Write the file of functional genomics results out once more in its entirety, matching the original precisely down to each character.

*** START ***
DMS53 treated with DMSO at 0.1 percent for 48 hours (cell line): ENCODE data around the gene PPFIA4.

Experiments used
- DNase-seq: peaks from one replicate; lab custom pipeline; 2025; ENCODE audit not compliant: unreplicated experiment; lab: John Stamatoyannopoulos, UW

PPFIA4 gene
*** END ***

DMS53 treated with DMSO at 0.1 percent for 48 hours (cell line): ENCODE data around the gene PPFIA4.

Experiments used
- DNase-seq: peaks from one replicate; lab custom pipeline; 2025; ENCODE audit not compliant: unreplicated experiment; lab: John Stamatoyannopoulos, UW

PPFIA4 gene